I must have seen him in a number of different roles without ever realising.

Isn't it funny how some actors blend into the scenery and don't stand out? Is it because they are forgettable? Or because they do such a good job at what they do? Are they so good that they completely change with each role, and we never recognise them? So good at playing small(er) parts, they don't distract the viewer from where we are supposed to focus our attention?
Not like loveable Monty Laird with his distinctive overacting in Brimstone or Smiler (to name but two episodes). Fair enough - he wasn't billed as an actor most of the time.

I admit to not having the best memory for faces or names. Recently I noticed that I recognise actors quite often by their voice. I would almost be persuaded to choose a certain mobile phone provider just because it's Sean Bean's voice telling me so.
I never would have recognised good old Wheat in the company of John Wayne and Dean Martin if his role in The Sons of Katie Elder had been a non-speaking one (not likely, since he played one of the sons from the title). Or, more recently, the episode of Gunsmoke mentioned in one of the above postings.

Today I was happily listening to another episode of Cimarron Strip (of which I have developed some fondness over the last few weeks) while doing some writing when a certain gravelly voice jarred me out of my train of thought. I searched the screen. No recognition. But that voice? Unfortunately the actor in question had just been blasted by dynamite out of a wagon and his buddies decided to leave him for dead. He didn't talk again until 8 years later. Or after the commercial break (or so).
Imagine my surprise at then recognising a slightly younger, one-handed Harry Briscoe. Definitely not a good man with some bad in him. More an extremely determined man with a whole lotta vengeance to dole out and plans clever enough to make Heyes blink.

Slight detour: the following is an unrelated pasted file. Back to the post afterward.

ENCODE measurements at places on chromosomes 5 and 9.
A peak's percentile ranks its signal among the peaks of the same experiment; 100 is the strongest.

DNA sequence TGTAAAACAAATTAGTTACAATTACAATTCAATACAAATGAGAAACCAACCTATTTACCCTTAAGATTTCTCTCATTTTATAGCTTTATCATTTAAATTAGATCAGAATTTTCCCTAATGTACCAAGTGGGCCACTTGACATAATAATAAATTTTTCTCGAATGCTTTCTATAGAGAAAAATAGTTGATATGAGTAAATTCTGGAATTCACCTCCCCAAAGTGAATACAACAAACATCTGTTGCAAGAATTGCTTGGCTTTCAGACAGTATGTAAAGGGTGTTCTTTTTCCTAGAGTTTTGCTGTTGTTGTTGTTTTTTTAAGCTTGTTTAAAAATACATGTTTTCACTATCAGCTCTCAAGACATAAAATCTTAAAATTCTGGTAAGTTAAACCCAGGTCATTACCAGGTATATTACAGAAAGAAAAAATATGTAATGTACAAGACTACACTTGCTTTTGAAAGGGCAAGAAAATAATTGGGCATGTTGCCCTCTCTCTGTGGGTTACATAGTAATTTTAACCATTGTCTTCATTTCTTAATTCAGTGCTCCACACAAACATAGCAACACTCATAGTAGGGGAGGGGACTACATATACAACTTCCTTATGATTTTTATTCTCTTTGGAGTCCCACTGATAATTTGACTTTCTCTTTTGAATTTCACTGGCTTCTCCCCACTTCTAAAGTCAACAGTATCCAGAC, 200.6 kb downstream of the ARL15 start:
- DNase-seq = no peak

An interesting scene made me realise that the on Facebook so often bemoaned "bubble-baths of the West" must have been invented sometime between 1967 and 1970. J. D. Cannon had to take a definitely non-bubble-only-a-little-soapy bath. But at least he confirmed one of my lingering suspicions, that every well-bred (ex-)outlaw or lawman who enjoys having a chat while bathing knows that a cigar to smoke or chew on is a required prop.
A certain dimpled darling, of course, is excempt from this rule, since we know he is really too shy to carry on much conversation while bathing. Spoilsport. At least he grew out of his mortification to be seen in only his Henley (remember the Pilot?) and seemed quite comfortable clad in said garment outside the Jordans' bunkhouse.
Back to the topic, before I get sent to the naughty corner.

Well, if a butt-nekkid, non-bubble-bathing, one-handed, vengeful Harry Briscoe is not enough to rattle you, follow me.
Cimarron Strip is, of course, very much a Stuart Whitman show. I only knew him so far from his role as gambler turned prisoner turned very reluctant Texas Ranger in The Comancheros opposite - who else - John Wayne.

Who brings me back to the five movies this one channel seems to love and show whenever they can. Or decide to have another John-Wayne-Western-Day.
Shall I have a go at the entourage of actors or directors who seemed to follow John Wayne around? Nah, I think I'll leave that for the next repeat of the "Big Five".

A short aside:
Thinking of last month's challenge topic, This Town Ain't Big Enough, I have to conclude that Rio Bravo must have decided to be big enough for any cowboy ego. So big in fact that the famous walk from the jail to the barn for the final showdown must have taken hours. At least when you look at the rate that the shadows of the men grow between outside the jail and shortly before reaching their destination...
The joys of watching the same beloved movies over and over again. ;-)

But I'm now roaming into an off-topic area, so I stop my ramblings.
For now.